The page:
Financial Contagion in the 2007-2009 and Eurozone Debt Crises: Mostly Interdependence

FieldValue
dc.contributor.authorTo, Jeffrey
dc.date.accessioned2014-02-06T20:25:39Z
dc.date.available2014-02-06T20:25:39Z
dc.date.created2013
dc.date.issued2013
dc.identifier.urihttp://hdl.handle.net/10393/30609
dc.description.abstractThis study employs a VECH-GARCH model to assess the effects of contagion during the 2007-2009 financial crisis. Weekly stock returns data for five Eurozone countries, the BRICs, and the United States between 2002 and 2013 were used. Several inferences can be drawn from this model. First, there was significant volatility clustering, both with respect to stock returns and bivariate correlations. Second, in the initial stage of both the 2007-2009 crisis and the Eurozone debt crisis, the U.S. stock market was less correlated with the European markets, as investors viewed news as country-specific. Conversely, there were no dynamic changes in correlations between the U.S. stock market returns and those of the BRICs. Third, during the Eurozone debt crisis, the Irish stock returns became slightly more correlated with the returns in other Euro countries, as the crisis was viewed as region-specific due to more integrated financial and trade linkages. Finally, there was strong evidence that quantitative easing increases correlations between international stock returns.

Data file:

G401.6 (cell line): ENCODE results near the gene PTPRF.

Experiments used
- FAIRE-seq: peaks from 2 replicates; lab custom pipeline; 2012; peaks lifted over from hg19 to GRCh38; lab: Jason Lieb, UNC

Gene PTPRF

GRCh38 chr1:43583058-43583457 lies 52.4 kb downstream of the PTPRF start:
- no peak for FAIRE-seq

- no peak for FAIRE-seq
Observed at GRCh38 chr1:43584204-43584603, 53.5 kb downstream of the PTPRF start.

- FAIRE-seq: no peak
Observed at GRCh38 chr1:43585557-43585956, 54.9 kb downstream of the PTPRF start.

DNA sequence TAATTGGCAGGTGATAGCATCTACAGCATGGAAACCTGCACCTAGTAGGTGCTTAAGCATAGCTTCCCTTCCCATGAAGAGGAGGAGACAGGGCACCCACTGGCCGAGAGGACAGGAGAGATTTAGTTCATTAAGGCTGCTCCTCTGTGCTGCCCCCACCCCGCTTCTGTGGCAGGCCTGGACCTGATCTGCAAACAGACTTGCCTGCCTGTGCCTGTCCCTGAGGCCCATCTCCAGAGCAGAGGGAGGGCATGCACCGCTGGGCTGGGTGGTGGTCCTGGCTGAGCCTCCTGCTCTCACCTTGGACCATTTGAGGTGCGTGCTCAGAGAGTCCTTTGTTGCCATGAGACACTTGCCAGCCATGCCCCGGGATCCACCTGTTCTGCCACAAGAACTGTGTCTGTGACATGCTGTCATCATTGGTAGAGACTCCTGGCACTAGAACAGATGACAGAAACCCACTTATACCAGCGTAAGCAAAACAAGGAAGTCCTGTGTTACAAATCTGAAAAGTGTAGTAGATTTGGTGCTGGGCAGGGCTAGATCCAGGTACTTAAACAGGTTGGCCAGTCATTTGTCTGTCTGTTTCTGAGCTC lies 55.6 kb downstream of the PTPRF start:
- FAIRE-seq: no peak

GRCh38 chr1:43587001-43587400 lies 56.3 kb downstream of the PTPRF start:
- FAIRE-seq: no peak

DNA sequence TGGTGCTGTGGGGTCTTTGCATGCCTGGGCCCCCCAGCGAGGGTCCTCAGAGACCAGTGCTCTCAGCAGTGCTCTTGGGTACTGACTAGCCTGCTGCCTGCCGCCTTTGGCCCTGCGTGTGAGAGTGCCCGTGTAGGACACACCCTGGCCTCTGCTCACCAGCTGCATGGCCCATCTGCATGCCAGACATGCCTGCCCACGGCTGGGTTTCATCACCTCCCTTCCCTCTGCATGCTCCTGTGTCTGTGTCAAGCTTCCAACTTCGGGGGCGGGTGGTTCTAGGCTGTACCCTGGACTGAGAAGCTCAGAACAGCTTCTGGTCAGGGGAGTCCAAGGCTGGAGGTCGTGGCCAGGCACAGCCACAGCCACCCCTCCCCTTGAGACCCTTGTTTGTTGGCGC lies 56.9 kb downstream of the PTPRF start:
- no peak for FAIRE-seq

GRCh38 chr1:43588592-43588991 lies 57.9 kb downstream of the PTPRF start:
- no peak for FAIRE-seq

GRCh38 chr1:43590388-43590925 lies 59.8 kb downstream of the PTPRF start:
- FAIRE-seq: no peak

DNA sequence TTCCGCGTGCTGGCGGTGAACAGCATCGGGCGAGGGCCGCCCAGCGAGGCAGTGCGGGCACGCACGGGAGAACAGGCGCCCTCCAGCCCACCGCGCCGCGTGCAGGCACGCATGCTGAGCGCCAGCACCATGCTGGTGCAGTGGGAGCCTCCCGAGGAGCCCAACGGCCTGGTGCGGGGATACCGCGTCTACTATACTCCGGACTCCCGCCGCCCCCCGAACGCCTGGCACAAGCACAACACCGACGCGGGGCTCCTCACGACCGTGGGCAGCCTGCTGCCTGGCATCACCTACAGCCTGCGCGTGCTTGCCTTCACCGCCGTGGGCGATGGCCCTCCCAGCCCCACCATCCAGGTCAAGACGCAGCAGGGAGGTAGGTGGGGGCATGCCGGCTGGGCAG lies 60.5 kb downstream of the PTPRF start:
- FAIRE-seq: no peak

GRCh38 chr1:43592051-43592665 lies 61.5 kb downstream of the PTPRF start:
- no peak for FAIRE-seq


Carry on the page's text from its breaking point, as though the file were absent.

dc.language.isoen
dc.titleFinancial Contagion in the 2007-2009 and Eurozone Debt Crises: Mostly Interdependence
dc.contributor.supervisorKichian, Maral
CollectionScience économique - Mémoires // Economics - Research Papers

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